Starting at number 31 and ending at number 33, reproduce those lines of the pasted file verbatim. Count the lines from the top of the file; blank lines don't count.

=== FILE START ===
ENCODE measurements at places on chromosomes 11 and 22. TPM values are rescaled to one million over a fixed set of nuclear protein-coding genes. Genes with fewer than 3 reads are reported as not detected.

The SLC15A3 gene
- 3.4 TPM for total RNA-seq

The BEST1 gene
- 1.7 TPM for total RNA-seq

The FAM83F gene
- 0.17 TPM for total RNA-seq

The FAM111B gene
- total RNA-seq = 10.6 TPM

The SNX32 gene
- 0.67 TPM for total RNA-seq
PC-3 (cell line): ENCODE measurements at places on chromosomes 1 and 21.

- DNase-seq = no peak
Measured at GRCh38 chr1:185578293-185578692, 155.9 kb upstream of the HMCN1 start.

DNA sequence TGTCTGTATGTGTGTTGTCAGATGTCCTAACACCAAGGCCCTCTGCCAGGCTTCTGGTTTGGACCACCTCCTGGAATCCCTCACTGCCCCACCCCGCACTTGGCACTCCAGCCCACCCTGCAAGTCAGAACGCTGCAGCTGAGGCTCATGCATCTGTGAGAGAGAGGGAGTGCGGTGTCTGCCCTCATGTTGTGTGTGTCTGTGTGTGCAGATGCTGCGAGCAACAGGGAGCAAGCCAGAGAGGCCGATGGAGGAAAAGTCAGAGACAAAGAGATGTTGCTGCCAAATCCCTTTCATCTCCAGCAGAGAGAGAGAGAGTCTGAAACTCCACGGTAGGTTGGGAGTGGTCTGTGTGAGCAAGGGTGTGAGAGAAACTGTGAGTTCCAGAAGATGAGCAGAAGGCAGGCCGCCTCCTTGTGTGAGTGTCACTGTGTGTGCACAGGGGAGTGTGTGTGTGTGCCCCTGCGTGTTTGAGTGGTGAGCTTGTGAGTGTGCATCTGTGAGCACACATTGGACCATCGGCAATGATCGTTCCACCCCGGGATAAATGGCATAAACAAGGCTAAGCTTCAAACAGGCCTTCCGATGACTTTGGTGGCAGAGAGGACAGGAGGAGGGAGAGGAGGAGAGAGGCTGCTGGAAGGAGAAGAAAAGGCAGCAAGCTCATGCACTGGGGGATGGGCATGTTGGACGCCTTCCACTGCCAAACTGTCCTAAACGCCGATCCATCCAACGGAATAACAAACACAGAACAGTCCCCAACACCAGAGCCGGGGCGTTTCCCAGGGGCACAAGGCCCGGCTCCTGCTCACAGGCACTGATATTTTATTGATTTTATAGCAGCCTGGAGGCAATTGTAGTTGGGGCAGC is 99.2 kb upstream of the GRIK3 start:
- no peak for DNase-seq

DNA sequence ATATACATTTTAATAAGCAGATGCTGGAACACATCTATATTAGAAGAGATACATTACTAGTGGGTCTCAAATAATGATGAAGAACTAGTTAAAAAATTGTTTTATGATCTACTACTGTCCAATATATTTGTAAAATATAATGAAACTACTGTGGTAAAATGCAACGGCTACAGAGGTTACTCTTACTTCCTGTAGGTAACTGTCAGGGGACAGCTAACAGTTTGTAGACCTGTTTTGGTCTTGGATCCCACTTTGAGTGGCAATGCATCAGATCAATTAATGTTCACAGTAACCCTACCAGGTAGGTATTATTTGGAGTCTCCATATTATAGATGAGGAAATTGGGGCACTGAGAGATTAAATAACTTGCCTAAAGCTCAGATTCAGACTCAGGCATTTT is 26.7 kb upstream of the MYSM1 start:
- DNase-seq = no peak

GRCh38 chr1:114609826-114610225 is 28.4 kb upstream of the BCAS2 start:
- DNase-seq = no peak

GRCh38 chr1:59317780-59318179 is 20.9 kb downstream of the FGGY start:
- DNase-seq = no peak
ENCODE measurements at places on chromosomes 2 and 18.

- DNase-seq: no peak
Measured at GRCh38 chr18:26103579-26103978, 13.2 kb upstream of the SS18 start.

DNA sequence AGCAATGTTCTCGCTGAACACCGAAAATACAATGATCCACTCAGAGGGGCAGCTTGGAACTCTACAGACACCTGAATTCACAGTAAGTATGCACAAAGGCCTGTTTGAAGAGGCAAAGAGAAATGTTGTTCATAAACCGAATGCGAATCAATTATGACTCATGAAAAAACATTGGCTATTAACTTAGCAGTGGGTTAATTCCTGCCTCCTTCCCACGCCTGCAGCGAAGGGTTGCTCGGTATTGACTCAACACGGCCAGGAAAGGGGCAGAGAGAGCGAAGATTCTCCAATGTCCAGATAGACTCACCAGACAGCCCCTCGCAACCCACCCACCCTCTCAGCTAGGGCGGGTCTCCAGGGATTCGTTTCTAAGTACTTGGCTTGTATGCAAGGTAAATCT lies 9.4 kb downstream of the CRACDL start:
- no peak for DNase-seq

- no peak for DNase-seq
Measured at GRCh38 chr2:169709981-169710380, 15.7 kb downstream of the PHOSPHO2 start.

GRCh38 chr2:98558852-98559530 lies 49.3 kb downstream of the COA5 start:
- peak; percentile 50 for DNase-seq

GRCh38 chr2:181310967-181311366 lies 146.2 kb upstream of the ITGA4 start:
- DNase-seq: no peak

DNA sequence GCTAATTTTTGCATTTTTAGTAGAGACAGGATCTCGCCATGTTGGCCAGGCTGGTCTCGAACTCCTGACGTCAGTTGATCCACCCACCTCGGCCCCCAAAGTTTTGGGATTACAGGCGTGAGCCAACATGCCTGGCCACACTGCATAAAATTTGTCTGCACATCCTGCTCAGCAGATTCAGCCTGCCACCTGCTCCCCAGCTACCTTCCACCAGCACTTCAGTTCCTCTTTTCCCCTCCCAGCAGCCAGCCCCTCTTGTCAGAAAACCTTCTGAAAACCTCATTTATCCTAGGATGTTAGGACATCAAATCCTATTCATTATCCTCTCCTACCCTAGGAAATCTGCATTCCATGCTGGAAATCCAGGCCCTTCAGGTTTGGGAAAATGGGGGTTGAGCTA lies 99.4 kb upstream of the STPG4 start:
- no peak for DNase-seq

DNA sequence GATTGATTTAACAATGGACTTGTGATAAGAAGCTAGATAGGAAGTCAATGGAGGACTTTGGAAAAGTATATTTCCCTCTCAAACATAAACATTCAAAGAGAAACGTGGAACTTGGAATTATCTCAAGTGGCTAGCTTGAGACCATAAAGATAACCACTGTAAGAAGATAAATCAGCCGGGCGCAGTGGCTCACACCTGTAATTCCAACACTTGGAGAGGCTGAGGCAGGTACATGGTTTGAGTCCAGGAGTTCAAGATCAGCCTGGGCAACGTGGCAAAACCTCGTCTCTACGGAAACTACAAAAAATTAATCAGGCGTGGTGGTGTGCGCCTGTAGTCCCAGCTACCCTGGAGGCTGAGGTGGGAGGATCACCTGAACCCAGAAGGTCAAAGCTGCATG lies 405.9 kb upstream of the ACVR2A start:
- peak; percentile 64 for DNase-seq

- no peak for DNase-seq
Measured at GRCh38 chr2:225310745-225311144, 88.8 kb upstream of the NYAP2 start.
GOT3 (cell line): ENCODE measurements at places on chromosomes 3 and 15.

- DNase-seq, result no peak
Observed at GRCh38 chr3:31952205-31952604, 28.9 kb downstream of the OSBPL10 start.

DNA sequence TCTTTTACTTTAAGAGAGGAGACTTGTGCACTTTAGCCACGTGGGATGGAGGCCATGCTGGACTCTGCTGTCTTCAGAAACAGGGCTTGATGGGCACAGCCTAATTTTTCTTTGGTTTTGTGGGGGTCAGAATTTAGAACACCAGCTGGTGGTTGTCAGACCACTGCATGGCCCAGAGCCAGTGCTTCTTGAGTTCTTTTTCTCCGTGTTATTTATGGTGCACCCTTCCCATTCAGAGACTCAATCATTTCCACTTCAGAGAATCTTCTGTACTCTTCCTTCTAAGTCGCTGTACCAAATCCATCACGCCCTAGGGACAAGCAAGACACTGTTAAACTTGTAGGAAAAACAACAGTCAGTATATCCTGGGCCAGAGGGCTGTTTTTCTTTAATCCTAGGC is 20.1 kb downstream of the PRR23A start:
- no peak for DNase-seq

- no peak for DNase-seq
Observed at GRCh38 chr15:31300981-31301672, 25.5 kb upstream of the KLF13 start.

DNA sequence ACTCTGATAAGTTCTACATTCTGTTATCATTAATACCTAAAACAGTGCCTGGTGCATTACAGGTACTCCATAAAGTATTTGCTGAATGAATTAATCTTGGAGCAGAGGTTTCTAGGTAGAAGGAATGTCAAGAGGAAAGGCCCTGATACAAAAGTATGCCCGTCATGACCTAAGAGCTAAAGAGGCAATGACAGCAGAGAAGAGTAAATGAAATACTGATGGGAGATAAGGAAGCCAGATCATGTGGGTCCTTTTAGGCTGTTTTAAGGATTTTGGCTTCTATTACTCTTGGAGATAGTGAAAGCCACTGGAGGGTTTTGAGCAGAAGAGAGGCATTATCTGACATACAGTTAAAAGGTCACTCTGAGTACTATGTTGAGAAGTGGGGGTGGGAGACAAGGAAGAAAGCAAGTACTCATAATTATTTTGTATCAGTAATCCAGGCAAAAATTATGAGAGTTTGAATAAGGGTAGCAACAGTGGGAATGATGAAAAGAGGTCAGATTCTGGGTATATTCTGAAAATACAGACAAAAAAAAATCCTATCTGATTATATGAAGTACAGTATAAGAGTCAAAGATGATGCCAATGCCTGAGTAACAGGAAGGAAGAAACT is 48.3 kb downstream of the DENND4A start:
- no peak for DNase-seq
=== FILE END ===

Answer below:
- peak; percentile 50 for DNase-seq

GRCh38 chr2:181310967-181311366 lies 146.2 kb upstream of the ITGA4 start:
- DNase-seq: no peak